Disorders in attachment and self-experience
Acute Stress and Posttraumatic Stress Disorder (PTSD)
Acute stress and posttraumatic stress disorders develop in response to a traumatic life event or cumulative events and includes the following predominant symptoms:
Recurrent distressing or upsetting thoughts, perceptions, visions, images, and dreams of the event
Flashbacks or nightmares of what previously happened
Fearfulness, terror, or unsettling affect
Persistent feelings of being unsafe or in danger
Feeling or acting as if the traumatic event is still occurring or is recurring
Hyperarousal (e.g., increased restlessness, agitation, sleep disturbance, exagerated startle response)
Persistent anxiety and panic feelings
Avoidance of situations that remind one of the trauma
Recurrent anger, mood swings, and irritability
Complex Trauma or Disorder of Extreme Stress
Complex cumulative trauma, also known as complex PTSD or disorder of extreme stress, is a severely pronounced condition that can develop in response to repeated or chronic traumatic events such as prolonged physical and/or sexual abuse in childhood. It is usually associated with both posttraumatic stress disorder and clinical depression as well as concurrent difficulties in regulating emotions, mood, self-experience, relationship and family disturbance, and the ability to work and function. Common symptoms include:
Inability to regulate emotions
Impulsiveness, exagerated fear, and not feeling safe
Altered states of consciousness and perception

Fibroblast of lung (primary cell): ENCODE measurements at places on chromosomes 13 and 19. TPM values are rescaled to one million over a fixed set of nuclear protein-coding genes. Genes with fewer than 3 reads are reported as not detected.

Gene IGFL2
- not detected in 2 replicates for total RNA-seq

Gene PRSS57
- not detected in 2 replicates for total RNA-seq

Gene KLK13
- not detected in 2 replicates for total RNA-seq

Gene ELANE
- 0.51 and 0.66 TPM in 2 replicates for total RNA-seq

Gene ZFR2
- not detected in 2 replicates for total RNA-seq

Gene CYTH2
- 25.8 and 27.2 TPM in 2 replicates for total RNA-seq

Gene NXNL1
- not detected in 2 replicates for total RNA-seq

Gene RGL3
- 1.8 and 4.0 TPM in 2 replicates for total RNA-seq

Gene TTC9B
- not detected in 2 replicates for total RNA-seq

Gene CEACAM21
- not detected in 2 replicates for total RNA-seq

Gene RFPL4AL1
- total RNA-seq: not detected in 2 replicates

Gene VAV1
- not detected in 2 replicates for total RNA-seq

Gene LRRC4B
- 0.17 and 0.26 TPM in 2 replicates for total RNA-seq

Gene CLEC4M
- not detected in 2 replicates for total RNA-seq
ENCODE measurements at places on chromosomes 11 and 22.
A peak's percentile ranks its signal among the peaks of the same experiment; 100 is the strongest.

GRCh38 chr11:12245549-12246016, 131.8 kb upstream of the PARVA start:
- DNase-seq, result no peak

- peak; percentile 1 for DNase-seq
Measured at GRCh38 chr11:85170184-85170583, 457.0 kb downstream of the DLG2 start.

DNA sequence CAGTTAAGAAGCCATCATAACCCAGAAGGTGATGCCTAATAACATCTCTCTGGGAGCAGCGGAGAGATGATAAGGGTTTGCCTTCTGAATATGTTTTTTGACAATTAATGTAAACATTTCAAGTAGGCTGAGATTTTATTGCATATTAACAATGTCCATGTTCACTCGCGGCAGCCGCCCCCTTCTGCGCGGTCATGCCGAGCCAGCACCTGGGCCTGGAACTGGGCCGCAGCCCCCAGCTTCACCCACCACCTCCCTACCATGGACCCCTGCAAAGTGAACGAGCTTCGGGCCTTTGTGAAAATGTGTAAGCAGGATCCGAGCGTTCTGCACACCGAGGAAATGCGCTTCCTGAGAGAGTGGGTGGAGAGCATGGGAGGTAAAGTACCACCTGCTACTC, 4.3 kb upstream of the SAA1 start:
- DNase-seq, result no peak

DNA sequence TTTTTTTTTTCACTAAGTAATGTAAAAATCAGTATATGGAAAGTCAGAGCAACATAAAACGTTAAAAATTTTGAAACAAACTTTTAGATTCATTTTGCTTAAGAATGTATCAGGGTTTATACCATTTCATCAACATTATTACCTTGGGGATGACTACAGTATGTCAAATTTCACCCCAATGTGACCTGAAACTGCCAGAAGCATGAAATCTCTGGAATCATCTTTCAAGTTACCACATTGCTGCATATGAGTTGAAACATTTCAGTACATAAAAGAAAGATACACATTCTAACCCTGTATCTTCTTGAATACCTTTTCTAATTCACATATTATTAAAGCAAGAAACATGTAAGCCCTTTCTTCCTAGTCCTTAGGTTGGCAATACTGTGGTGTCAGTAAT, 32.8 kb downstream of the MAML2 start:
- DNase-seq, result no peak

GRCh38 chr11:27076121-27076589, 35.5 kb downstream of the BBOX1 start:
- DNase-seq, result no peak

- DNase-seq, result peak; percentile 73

Memory loss, amnesia, or not being able to remember childhood events
Transient dissociative episodes and depersonalization
Disturbances in self-perception and identity
Depression, anxiety, and panick attacks
Disturbances in interpersonal relationships
Somatic complaints and preoccupations(e.g., unexplained physical or medical symptoms)
Phobias and hypochondriasis
Extreme sensitivity to noise or anything that induces fear or feeliings of unsafety
Loss of personal meaning, chronic despair, apathy, or hopelessness
Dissociative disorders vary in scope, form, and content and involve a disruption in the way one percieves and experiences reality. The more coherent and integrated functions of consciousness, perpection, memory, self-identity, and views of the environment are drastically altered. As a result of trauma, four distinct dissociative disorders can occur:
Dissociative Amnesia: The inability to recall important personal information, usually of a traumatic or stressful nature.
Dissociative Fugue: Sudden, unexpected travel away from one's home, with the inability to recall one's past (often with an assumption of a new identity).
Dissociative Identity Disorder: Formerly called Multiple Personality Disorder, this condition consists of the existence of two or more distinct identities that take control of a person's mind, feelings, thoughts, and behaviour.
Depersonalization Disorder: Persistent and/or recurrent experiences of feeling detached from one's mental processes and body (e.g., feeling like one is in a dream, daze, delirium, disembodied).
Traumatized Personality Disorder
When trauma has afflicted a person in such a severe, enduring, and chronic way, a traumatized personality disorder may develop. This happens to people who have been repeatedly traumatized, abused, mistreated, neglected, and psychologically devastated by the aftermath. Terror and an inherent overwhelming incomprehension of realtiy has led to severe deficits in personality structure and affect every major aspect of a person's existence. The pernicious effects of the traumas feed off themselves in vicious cycles of negativity, emotional torment, hostility, rage, hate, and suffering. These victims often find themselves slaves to their trauma and have multiple difficulties and co-morbid conditions that generate more suffering throughout their lifetime. This disorder is often misdiagnosed or mistaken for other psychological disorders when the root of the problem goes untreated.